Towards an understanding of cell-specific functions of signal-dependent transcription factors

    1. Christopher K Glass1,3
    1. 1Department of Cellular and Molecular Medicine
      2Biomedical Sciences Graduate Program
      3Department of Medicine, University of California, San Diego, 9500 Gilman Drive, La Jolla, California 92093, USA
    1. Correspondence should be addressed to C K Glass; Email: ckg{at}


    The ability to regulate gene expression in a cell-specific manner is a feature of many broadly expressed signal-dependent transcription factors (SDTFs), including nuclear hormone receptors and transcription factors that are activated by cell surface receptors for extracellular signals. As the most plastic cells of the hematopoietic system, macrophages are responsive to a wide spectrum of regulatory molecules and provide a robust model system for investigation of the basis for cell-specific transcriptional responses at a genome-wide level. Here, focusing on recent studies in macrophages, we review the evidence suggesting a model in which cell-specific actions of SDTFs are the consequence of priming functions of lineage determining transcription factors. We also discuss recent findings relating lineage-determining and SDTF activity to alterations in the epigenetic landscape as well as the production and function of enhancer RNAs. These findings have implications for the understanding of how natural genetic variation impacts cell-specific programs of gene expression and suggest new approaches for altering gene expression in vivo.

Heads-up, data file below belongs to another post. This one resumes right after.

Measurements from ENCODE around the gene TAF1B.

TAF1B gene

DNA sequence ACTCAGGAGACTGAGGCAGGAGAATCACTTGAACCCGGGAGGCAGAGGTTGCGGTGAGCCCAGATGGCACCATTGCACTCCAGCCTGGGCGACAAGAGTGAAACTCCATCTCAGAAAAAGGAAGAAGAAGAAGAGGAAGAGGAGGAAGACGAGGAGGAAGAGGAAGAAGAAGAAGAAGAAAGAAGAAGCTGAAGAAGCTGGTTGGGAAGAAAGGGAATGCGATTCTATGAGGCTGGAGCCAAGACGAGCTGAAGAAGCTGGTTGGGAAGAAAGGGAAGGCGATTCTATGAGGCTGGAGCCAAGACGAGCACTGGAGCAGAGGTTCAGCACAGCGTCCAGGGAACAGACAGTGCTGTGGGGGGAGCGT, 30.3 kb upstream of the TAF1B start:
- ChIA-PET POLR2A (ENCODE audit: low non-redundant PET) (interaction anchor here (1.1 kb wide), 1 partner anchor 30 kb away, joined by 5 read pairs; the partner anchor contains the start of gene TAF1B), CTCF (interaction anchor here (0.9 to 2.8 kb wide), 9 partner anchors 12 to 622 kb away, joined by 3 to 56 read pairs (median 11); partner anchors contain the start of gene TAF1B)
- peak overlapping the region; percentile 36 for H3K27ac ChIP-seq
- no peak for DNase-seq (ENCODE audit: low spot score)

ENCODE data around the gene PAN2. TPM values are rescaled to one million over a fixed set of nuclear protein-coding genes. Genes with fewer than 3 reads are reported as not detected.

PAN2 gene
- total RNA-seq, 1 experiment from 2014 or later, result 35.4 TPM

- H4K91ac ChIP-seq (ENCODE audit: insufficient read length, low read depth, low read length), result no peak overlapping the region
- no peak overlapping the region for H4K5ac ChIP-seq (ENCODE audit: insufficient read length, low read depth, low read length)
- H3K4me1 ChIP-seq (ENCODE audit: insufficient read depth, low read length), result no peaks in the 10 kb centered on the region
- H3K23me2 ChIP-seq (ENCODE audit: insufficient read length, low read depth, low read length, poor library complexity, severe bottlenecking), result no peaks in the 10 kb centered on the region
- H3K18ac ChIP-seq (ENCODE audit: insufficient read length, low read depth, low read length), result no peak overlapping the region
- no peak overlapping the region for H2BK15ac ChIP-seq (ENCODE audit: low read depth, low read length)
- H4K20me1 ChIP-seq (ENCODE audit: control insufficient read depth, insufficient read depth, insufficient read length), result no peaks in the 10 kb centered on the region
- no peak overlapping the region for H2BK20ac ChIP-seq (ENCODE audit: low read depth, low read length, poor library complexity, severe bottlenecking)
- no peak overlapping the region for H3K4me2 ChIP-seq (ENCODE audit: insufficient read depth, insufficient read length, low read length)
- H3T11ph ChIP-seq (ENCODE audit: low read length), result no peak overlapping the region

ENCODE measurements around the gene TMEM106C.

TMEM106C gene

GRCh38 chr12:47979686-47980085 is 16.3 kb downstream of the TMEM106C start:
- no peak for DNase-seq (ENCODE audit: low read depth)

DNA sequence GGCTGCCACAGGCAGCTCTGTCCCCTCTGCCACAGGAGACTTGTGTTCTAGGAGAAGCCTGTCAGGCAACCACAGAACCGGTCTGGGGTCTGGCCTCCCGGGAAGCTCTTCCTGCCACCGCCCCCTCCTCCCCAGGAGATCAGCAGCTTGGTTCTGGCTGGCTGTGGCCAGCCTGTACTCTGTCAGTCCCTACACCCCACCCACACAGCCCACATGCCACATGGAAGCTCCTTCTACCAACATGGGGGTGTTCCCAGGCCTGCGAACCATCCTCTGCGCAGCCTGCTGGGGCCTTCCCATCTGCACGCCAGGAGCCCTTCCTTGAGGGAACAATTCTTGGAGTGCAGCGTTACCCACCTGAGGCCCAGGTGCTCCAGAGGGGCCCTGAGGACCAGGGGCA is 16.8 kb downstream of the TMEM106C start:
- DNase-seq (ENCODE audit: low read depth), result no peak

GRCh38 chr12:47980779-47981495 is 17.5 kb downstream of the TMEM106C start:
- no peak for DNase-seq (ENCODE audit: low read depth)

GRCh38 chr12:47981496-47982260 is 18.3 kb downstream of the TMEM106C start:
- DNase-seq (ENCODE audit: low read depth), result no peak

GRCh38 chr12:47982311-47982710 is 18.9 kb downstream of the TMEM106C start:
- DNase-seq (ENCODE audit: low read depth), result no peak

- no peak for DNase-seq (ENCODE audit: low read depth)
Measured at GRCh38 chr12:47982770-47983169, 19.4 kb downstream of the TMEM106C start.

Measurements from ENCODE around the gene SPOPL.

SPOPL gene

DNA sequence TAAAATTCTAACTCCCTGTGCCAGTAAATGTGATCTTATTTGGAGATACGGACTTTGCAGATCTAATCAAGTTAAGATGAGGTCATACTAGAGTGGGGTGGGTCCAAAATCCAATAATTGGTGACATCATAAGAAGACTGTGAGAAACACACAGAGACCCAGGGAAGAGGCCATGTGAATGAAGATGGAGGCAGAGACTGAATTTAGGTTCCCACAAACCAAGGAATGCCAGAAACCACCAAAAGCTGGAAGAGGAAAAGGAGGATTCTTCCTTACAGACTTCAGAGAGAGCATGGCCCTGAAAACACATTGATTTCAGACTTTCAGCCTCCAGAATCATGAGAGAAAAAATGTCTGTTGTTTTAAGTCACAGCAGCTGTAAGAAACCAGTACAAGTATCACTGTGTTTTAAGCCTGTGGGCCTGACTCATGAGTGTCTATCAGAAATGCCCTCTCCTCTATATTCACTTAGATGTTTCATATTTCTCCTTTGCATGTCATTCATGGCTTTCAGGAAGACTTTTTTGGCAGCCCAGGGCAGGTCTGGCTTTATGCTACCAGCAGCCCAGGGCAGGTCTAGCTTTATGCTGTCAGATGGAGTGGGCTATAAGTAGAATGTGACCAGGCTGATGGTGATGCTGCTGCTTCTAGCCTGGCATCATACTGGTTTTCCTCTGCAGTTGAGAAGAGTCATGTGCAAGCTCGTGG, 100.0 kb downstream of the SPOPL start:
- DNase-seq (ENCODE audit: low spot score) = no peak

• Revision received 11 October 2013
    • Accepted 15 October 2013
    • Made available online as an Accepted Preprint 15 October 2013
    | Table of Contents